CLEARFIELD — Running a restaurant is more than just a way to pay bills for Jose Luis Palacios.
“It’s my passion. It’s my vocation. It’s what I like to do,” he said, seated at a table inside his Clearfield restaurant, Argentine Corner, which opened in late 2004.
As near as Palacios can tell, his is one of the few eateries in Utah focused on Argentine food — heavy on meat and pasta, influenced by Italian and Spanish cuisine, he says. But that sort of singularity doesn’t guarantee business.
“Two things can happen. You either like it or you don’t like it,” he said, alluding to the sort of reaction his restaurant typically inspires. Usually there’s no middle ground, he said, noting — on the positive side — the case of a couple visiting for the first time, so impressed by the food that they bought 48 empanadas, one of the locale’s specialties, to go.
“They had never tried Argentine food,” said Palacios.
Accordingly, Palacios — who came to the United States with his wife in 2000 to escape the crime and uncertainty of his native Argentina — works hard at quality control, serving as chief cook in the kitchen. He ran three restaurants in Buenos Aires, the South American country’s capital, before coming here and has around 40 years of experience in the business.
“The same thing we do here, we did in Argentina,” he said.
Empanadas, churrasco, choripan
Empanadas are baked pasties, stuffed, variously, with beef, chicken, ham and cheese or other fillings. Other offerings at Palacios’ restaurant include churrasco, a tenderloin steak; choripan, an Argentine sausage on house bread; and his “House Asado,” a meaty plate consisting of short ribs, flank steak, sausage and chicken. A common theme through many of the restaurant’s plates is chimichurri, a sauce unique to Argentina that’s made with parsley, garlic, red peppers, oil and vinegar.
Reflecting the Italian influence in Argentine food, Palacios also offers pizza — he singles out his dough and tomato sauce — and various pastas, including homemade gnocchi.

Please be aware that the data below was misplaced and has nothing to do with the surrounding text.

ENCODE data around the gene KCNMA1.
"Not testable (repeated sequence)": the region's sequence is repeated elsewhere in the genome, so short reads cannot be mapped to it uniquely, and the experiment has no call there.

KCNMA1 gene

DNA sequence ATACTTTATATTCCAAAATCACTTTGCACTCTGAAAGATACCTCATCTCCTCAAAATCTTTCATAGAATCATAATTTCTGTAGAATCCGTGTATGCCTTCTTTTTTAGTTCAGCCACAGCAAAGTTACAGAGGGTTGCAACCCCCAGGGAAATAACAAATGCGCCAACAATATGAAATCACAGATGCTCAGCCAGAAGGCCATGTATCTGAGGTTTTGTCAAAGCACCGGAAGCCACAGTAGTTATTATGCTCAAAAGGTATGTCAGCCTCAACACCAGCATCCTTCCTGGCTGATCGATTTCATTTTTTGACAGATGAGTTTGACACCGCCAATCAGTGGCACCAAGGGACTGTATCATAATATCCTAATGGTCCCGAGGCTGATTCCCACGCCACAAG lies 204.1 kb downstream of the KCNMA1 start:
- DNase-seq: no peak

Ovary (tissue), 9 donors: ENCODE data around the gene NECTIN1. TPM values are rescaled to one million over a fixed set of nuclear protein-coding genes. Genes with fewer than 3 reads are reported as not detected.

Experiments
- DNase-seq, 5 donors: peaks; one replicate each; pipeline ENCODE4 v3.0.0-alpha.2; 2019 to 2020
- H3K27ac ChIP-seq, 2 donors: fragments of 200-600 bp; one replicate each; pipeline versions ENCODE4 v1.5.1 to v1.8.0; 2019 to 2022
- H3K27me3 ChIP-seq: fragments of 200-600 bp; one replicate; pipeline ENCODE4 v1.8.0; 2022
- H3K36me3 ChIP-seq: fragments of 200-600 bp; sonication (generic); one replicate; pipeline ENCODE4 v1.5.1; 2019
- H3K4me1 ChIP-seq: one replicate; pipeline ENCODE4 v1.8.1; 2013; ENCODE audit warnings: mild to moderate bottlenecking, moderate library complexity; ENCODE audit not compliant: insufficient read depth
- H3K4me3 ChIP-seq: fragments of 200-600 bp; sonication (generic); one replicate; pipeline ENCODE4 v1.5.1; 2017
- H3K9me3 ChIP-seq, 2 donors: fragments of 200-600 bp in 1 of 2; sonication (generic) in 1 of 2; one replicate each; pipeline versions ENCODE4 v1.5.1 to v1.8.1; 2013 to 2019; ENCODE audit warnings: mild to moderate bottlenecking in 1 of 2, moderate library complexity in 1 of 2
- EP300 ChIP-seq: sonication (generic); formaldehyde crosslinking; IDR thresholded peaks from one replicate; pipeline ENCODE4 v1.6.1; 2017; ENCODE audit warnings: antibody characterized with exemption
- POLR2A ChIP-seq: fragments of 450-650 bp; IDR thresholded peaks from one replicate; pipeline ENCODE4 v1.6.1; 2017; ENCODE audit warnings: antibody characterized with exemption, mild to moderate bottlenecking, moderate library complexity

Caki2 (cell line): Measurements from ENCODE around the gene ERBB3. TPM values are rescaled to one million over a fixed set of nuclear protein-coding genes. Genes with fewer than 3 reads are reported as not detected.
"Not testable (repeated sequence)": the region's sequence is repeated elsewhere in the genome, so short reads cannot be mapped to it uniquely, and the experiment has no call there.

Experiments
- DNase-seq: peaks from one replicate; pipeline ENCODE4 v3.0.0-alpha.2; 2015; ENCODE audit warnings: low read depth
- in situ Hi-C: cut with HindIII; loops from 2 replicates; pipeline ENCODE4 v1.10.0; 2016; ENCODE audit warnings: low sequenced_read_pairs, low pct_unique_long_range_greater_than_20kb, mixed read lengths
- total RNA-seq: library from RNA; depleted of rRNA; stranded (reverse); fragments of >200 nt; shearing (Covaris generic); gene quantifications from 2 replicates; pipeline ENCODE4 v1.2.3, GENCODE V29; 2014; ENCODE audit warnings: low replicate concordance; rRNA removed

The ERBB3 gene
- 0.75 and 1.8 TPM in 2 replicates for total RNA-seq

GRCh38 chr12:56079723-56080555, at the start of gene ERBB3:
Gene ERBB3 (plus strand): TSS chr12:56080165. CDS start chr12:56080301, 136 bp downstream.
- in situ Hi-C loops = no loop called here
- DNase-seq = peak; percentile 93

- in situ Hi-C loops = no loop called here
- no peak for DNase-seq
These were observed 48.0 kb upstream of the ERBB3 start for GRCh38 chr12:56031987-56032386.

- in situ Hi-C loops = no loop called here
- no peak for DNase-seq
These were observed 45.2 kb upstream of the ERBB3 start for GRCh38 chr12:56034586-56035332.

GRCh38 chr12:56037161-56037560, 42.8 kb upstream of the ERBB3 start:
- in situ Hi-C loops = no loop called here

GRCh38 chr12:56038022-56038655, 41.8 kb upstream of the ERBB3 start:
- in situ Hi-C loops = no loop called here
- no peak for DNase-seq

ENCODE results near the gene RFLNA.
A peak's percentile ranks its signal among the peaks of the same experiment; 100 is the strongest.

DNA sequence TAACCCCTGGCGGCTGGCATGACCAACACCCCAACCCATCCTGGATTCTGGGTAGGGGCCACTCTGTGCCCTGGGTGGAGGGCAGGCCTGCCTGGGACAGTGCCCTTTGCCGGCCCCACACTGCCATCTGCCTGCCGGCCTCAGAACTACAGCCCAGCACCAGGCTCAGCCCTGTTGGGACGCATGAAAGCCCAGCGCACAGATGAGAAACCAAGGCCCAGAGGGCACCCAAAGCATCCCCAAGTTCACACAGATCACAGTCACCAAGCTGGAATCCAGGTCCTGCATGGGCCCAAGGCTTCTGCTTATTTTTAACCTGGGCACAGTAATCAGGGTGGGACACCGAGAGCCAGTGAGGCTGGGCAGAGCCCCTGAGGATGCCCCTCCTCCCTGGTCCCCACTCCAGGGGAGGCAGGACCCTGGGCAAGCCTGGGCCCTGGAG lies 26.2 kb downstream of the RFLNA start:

Whatever the case, don’t ask Palacios to break down the food of his native country.
“You have to come and try it. I can’t describe it,” he said.
And if you do visit the Argentine Corner, pay close attention or you may miss it. It’s tucked amid a paint store, an auto glass shop and an auto-emissions inspection station at 442 N. Main St. in Clearfield, near where Palacios used to live.
That said, the locale has its faithful customers, with some regulars coming from as far away as Wyoming, Idaho and Utah County — given the dearth of Argentine food offerings in the area. Some order to go. Others dine in, eating in the cozy dining area, still much bigger than the eatery’s early days when it had just three tables. Either way, Palacios hustles in the kitchen, aiming always to keep the offerings uniquely Argentinean, doing the thing he loves.
“It’s not a chain. We’re not doing it to make franchises, become millionaires,” he said.
Argentine Corner also sells Argentine specialties like alfajores — two-layer, chocolate-covered, cookie-like sweets filled with a caramel-like filling — and yerba mate, a South American herb used, with hot water, to make a traditional drink.